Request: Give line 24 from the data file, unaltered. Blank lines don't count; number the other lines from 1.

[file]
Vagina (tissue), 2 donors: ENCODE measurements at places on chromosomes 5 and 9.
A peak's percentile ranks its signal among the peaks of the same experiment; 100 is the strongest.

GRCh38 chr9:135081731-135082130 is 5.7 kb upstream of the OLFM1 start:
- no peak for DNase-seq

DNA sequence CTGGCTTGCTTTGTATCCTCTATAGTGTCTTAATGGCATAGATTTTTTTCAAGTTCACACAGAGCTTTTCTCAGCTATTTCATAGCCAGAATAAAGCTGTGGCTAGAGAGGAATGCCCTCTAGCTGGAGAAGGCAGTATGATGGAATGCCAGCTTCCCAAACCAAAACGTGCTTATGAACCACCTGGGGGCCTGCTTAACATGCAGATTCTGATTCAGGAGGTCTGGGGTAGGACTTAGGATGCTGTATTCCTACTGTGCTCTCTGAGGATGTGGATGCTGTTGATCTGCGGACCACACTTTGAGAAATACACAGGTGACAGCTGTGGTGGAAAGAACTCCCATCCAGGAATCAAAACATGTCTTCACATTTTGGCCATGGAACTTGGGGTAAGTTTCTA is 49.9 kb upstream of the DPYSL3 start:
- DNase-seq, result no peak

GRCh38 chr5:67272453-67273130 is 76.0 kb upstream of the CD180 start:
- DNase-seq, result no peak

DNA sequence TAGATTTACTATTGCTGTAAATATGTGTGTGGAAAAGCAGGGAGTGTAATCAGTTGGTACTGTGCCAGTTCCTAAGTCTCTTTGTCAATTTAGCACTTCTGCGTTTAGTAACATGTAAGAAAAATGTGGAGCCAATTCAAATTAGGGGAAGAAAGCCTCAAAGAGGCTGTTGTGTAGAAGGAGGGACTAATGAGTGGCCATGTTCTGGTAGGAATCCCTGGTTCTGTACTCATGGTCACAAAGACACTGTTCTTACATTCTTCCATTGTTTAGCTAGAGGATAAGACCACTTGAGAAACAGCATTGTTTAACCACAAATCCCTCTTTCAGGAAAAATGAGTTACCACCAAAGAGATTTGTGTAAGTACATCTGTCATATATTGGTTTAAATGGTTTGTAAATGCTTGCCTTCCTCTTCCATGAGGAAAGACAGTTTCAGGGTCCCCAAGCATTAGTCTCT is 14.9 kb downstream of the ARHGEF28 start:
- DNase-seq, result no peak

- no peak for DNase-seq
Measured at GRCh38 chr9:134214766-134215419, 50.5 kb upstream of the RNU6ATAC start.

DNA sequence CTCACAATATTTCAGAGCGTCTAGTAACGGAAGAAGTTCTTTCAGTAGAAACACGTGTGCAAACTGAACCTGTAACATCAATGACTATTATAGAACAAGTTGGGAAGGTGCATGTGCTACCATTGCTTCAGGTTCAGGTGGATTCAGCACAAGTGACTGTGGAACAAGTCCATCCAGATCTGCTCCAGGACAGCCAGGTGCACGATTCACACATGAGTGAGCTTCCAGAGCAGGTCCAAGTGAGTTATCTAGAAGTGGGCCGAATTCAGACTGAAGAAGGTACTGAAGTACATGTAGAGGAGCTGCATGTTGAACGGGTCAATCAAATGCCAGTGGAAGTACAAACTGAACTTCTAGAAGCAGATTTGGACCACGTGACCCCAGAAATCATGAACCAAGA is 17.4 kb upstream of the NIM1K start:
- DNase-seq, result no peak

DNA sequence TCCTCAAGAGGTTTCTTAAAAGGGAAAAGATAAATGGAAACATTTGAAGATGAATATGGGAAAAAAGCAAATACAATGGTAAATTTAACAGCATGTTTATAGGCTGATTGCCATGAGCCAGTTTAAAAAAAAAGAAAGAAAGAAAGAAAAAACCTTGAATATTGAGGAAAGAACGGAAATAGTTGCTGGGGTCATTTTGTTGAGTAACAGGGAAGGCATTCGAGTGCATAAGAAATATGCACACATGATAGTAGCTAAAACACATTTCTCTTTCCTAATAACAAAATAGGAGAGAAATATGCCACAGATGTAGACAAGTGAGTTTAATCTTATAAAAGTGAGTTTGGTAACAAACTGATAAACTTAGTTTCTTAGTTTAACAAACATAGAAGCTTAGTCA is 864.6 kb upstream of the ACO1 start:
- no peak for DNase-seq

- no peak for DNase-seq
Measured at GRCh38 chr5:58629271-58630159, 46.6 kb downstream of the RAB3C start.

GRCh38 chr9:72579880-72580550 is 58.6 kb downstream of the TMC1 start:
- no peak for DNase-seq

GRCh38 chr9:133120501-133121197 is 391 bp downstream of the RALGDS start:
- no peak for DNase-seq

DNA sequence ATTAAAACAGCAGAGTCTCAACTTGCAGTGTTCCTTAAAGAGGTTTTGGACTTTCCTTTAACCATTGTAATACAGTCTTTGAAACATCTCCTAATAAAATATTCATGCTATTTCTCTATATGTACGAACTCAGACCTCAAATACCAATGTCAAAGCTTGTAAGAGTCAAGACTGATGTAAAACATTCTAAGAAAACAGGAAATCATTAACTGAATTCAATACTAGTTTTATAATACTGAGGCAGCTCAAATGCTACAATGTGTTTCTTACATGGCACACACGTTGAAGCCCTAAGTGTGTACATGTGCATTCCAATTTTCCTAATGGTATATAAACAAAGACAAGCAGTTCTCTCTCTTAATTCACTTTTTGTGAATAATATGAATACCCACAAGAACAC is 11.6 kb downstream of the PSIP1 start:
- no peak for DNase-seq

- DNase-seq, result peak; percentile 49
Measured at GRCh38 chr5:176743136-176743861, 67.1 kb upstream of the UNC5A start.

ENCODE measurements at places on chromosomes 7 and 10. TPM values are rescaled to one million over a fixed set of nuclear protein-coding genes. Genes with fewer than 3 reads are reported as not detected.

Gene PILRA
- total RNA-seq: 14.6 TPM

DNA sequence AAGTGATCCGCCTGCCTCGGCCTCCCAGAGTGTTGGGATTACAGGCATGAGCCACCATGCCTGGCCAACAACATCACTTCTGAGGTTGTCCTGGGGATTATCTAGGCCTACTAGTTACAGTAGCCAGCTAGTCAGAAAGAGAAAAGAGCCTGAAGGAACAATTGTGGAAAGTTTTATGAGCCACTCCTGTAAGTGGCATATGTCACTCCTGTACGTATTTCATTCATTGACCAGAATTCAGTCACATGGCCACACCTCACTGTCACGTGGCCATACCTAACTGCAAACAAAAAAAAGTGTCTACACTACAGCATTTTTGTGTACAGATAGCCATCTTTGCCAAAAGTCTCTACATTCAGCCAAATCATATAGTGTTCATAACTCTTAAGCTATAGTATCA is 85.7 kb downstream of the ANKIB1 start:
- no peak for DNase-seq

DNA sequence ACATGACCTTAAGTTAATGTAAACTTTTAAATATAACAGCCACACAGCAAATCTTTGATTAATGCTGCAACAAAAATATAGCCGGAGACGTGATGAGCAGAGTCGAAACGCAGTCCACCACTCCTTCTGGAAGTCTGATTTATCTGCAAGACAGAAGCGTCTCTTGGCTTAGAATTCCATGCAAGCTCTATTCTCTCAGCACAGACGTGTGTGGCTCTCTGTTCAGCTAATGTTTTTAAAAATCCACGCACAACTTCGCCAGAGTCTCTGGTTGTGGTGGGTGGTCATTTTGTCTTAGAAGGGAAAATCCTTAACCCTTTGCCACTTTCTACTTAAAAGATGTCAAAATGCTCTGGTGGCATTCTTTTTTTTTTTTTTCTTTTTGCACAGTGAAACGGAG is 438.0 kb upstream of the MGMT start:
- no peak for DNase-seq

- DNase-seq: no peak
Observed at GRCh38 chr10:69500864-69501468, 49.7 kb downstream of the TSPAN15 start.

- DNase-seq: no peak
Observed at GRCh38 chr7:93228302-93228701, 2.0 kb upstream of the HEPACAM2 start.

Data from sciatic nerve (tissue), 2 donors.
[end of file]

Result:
- no peak for DNase-seq